European Investment Bank lent €1bn to Irish projects in 2017
Bank ready to provide more funding for social housing
EIB vice-president Andrew McDowell (r) pictured in 2017 signing off on funding for a social housing project in Beaumont with Simon Coveney. Photograph: Alan Betson/The Irish Times
Europe’s long-term lending institution, the European Investment Bank (EIB), provided more than €1 billion worth of financing to Irish operations in 2017, a pipeline it anticipates could be matched this year.
The organisation funded a raft of projects in 2017, including support for the National Children’s Hospital, a redevelopment of the Port of Cork, and a long-term loan to National University of Ireland Galway. The National Children’s hospital was the biggest beneficiary of EIB funding, after gaining backing of €490 million.
Last week, the EIB agreed a €30 million loan to support research and development by a Galway-based medical technology company, Aerogan.
Owned by European Union member states, the EIB last year provided total funding of €79.2 billion in financing for projects both in Europe and around the world.
Its vice-president, Andrew McDowell, told The Irish Times the bank is now looking to go further in Ireland by providing funding to small to medium enterprises and agri-businesses to help mitigate against Brexit risks. Even with Brexit risks, Mr McDowell noted that Ireland is a “very attractive location for EIB financing”.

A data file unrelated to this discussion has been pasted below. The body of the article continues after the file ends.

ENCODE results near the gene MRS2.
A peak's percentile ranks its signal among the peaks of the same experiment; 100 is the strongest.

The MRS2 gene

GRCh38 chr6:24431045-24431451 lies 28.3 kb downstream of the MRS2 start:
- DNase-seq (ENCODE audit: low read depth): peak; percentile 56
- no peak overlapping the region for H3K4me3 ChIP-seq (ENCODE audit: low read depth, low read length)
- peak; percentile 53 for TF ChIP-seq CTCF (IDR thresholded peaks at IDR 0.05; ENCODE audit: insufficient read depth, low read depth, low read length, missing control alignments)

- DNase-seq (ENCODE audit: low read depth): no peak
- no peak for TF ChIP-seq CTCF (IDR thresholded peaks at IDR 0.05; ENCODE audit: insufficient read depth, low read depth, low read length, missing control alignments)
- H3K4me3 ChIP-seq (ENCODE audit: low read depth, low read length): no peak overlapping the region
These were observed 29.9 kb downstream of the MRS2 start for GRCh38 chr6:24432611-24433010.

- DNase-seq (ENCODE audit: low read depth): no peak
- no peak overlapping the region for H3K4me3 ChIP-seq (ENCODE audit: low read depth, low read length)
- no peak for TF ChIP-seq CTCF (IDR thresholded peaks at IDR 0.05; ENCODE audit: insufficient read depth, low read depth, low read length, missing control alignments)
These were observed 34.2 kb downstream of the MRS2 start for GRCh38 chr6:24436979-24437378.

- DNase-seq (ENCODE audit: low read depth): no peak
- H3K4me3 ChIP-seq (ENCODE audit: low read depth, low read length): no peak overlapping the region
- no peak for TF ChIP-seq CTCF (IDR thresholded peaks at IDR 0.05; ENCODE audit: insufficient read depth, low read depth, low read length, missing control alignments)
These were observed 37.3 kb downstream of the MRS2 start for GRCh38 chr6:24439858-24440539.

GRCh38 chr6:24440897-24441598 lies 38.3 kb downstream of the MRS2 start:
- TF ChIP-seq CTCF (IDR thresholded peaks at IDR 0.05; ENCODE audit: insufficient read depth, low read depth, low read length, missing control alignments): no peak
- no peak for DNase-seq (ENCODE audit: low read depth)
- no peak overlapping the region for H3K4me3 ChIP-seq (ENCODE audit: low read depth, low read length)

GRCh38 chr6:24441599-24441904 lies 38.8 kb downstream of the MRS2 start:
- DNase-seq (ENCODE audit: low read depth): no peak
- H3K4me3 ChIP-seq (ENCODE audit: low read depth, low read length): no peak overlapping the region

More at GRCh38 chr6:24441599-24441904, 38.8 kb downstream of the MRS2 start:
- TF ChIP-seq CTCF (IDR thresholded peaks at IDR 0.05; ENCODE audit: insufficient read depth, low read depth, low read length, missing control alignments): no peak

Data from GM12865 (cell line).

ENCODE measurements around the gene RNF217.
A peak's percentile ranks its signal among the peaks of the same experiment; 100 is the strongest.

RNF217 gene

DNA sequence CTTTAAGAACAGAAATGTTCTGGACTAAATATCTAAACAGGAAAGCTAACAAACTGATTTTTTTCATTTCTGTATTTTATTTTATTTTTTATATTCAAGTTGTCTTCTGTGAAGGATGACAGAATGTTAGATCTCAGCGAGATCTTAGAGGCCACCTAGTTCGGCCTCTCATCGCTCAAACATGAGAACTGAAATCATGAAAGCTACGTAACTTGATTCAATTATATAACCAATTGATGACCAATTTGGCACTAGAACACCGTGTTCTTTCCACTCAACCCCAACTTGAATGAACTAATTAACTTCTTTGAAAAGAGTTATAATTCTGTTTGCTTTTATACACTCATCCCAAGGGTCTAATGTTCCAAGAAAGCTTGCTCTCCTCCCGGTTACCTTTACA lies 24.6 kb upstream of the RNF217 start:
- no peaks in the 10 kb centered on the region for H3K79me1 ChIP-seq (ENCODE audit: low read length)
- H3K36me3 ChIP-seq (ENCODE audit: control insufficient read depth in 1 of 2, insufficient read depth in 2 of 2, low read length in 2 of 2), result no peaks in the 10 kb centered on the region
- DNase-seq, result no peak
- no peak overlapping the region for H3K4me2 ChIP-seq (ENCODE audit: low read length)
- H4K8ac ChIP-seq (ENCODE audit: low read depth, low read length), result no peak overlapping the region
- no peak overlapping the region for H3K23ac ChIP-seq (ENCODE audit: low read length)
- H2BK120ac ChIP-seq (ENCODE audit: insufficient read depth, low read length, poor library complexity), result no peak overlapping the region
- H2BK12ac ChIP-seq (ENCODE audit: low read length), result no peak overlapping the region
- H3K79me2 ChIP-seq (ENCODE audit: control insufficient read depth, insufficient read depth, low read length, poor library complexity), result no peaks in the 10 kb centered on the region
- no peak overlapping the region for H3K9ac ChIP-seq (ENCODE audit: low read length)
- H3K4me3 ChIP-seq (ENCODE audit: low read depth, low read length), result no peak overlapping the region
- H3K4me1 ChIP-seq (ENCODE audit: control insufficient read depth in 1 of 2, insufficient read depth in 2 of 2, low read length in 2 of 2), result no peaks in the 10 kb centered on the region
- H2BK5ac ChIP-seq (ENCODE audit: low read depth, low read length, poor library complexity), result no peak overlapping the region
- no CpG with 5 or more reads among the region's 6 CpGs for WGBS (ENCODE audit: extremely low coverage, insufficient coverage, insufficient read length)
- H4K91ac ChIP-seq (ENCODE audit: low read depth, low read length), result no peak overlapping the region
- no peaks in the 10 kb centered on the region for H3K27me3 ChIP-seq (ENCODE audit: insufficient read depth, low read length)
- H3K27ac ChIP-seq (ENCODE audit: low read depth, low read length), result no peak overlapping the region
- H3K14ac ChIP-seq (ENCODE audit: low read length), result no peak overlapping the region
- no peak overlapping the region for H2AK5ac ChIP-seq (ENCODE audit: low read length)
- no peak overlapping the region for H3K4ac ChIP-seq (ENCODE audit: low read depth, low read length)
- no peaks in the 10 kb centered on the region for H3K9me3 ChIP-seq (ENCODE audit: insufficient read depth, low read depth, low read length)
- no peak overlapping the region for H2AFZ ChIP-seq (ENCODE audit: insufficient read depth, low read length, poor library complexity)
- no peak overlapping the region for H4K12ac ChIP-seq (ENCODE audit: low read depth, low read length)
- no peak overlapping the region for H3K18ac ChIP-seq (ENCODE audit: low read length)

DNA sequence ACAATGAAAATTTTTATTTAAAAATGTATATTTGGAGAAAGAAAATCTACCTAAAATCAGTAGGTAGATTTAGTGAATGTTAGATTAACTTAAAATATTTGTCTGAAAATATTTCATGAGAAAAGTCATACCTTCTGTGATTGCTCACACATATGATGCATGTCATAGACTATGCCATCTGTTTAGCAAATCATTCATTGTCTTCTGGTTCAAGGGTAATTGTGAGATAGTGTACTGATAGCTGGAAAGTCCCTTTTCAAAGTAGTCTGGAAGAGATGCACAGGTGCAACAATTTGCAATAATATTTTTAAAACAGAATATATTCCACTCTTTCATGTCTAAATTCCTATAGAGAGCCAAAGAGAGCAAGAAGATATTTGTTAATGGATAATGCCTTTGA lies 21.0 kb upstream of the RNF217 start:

“Even in a worst-case scenario, Ireland takes a big hit from Brexit and varying estimates have been that that knocks the Irish growth rate to 50 per cent above the EUaverage so, even in those circumstances, we think it’s manageable,” he said.
Additionally, the bank is gearing up to help finance more social and affordable housing. “We have been having discussions with Minister Murphy and his department...what we’re doing is showcasing how we finance social and affordable housing all over Europe,” Mr McDowell added.
The EIB already funds housing projects in a number of locations and Mr McDowell noted the Irish government could “learn a lot about what we see going on in other European countries”.
The Minister for Finance Paschal Donohoe welcomed the €1 billion funding in the Republic last year, saying that it is “supporting transformational investment to improve lives and enhance economic opportunities across the country, including backing investment in sectors most vulnerable to Brexit”.
“The Bank of the European Union is clearly delivering on commitments to enhance public and private sector activity in Ireland and I look forward to discussing how the EIB can further support the government’s capital expenditure programme,” he added.